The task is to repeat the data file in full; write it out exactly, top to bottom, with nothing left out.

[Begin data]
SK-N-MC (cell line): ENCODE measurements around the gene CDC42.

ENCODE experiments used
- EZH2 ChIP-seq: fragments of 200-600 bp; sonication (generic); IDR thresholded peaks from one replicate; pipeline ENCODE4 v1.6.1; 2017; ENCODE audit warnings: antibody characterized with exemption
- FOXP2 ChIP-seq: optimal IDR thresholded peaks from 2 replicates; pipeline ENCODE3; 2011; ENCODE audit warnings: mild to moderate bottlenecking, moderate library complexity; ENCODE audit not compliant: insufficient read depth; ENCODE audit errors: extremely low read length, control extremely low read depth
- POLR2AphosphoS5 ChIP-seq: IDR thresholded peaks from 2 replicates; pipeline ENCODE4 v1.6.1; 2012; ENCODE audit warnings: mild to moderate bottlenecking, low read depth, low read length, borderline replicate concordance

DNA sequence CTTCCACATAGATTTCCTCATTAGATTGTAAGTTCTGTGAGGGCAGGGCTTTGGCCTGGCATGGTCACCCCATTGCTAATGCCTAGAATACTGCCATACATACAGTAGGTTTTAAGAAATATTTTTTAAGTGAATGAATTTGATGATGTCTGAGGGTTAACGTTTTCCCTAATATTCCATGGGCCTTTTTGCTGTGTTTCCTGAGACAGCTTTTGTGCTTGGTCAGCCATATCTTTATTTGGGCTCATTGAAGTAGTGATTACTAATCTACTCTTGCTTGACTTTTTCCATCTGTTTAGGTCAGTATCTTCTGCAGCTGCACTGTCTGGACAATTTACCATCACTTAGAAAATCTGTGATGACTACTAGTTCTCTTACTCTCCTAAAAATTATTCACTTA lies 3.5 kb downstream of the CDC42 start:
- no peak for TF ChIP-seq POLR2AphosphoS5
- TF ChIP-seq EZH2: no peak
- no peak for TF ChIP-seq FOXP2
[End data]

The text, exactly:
SK-N-MC (cell line): ENCODE measurements around the gene CDC42.

ENCODE experiments used
- EZH2 ChIP-seq: fragments of 200-600 bp; sonication (generic); IDR thresholded peaks from one replicate; pipeline ENCODE4 v1.6.1; 2017; ENCODE audit warnings: antibody characterized with exemption
- FOXP2 ChIP-seq: optimal IDR thresholded peaks from 2 replicates; pipeline ENCODE3; 2011; ENCODE audit warnings: mild to moderate bottlenecking, moderate library complexity; ENCODE audit not compliant: insufficient read depth; ENCODE audit errors: extremely low read length, control extremely low read depth
- POLR2AphosphoS5 ChIP-seq: IDR thresholded peaks from 2 replicates; pipeline ENCODE4 v1.6.1; 2012; ENCODE audit warnings: mild to moderate bottlenecking, low read depth, low read length, borderline replicate concordance

DNA sequence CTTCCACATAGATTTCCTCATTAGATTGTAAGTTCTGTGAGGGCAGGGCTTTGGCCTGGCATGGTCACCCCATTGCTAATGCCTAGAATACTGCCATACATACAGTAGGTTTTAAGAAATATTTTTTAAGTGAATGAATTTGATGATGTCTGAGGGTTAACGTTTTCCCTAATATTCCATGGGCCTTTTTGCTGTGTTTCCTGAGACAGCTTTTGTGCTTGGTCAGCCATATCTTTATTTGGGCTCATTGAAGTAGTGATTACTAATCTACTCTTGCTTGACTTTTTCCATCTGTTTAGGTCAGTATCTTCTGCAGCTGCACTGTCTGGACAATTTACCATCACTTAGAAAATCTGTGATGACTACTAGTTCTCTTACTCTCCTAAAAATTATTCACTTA lies 3.5 kb downstream of the CDC42 start:
- no peak for TF ChIP-seq POLR2AphosphoS5
- TF ChIP-seq EZH2: no peak
- no peak for TF ChIP-seq FOXP2